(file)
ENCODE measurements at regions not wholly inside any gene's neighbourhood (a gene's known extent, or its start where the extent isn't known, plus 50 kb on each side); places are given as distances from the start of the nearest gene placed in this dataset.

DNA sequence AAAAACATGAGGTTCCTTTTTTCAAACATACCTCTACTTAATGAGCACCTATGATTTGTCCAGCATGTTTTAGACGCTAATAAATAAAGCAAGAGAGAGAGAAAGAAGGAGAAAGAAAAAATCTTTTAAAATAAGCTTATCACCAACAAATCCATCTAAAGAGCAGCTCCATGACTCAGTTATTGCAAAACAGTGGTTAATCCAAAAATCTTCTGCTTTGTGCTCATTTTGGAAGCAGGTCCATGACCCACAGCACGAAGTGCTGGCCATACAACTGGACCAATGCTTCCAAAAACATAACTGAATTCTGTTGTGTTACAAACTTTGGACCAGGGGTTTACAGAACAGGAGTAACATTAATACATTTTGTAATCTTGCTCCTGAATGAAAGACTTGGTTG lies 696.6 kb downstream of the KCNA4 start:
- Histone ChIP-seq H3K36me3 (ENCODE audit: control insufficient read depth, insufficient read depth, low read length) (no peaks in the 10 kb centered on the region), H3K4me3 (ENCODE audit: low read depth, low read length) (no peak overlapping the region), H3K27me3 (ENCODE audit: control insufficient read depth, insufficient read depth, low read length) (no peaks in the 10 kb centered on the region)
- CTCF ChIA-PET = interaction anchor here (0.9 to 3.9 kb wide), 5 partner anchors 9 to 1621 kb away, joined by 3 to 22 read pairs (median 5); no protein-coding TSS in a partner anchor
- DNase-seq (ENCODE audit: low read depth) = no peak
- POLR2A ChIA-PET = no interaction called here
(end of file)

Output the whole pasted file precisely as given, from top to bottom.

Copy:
ENCODE measurements at regions not wholly inside any gene's neighbourhood (a gene's known extent, or its start where the extent isn't known, plus 50 kb on each side); places are given as distances from the start of the nearest gene placed in this dataset.

DNA sequence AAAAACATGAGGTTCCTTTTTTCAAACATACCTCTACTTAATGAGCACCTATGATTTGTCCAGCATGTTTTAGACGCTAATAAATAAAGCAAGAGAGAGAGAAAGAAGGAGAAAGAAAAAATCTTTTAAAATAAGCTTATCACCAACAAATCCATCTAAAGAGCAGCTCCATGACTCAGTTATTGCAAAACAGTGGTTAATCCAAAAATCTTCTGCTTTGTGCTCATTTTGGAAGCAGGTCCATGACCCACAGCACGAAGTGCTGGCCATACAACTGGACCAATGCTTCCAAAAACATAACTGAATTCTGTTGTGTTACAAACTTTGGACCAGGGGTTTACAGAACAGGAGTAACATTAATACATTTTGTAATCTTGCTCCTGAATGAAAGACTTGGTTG lies 696.6 kb downstream of the KCNA4 start:
- Histone ChIP-seq H3K36me3 (ENCODE audit: control insufficient read depth, insufficient read depth, low read length) (no peaks in the 10 kb centered on the region), H3K4me3 (ENCODE audit: low read depth, low read length) (no peak overlapping the region), H3K27me3 (ENCODE audit: control insufficient read depth, insufficient read depth, low read length) (no peaks in the 10 kb centered on the region)
- CTCF ChIA-PET = interaction anchor here (0.9 to 3.9 kb wide), 5 partner anchors 9 to 1621 kb away, joined by 3 to 22 read pairs (median 5); no protein-coding TSS in a partner anchor
- DNase-seq (ENCODE audit: low read depth) = no peak
- POLR2A ChIA-PET = no interaction called here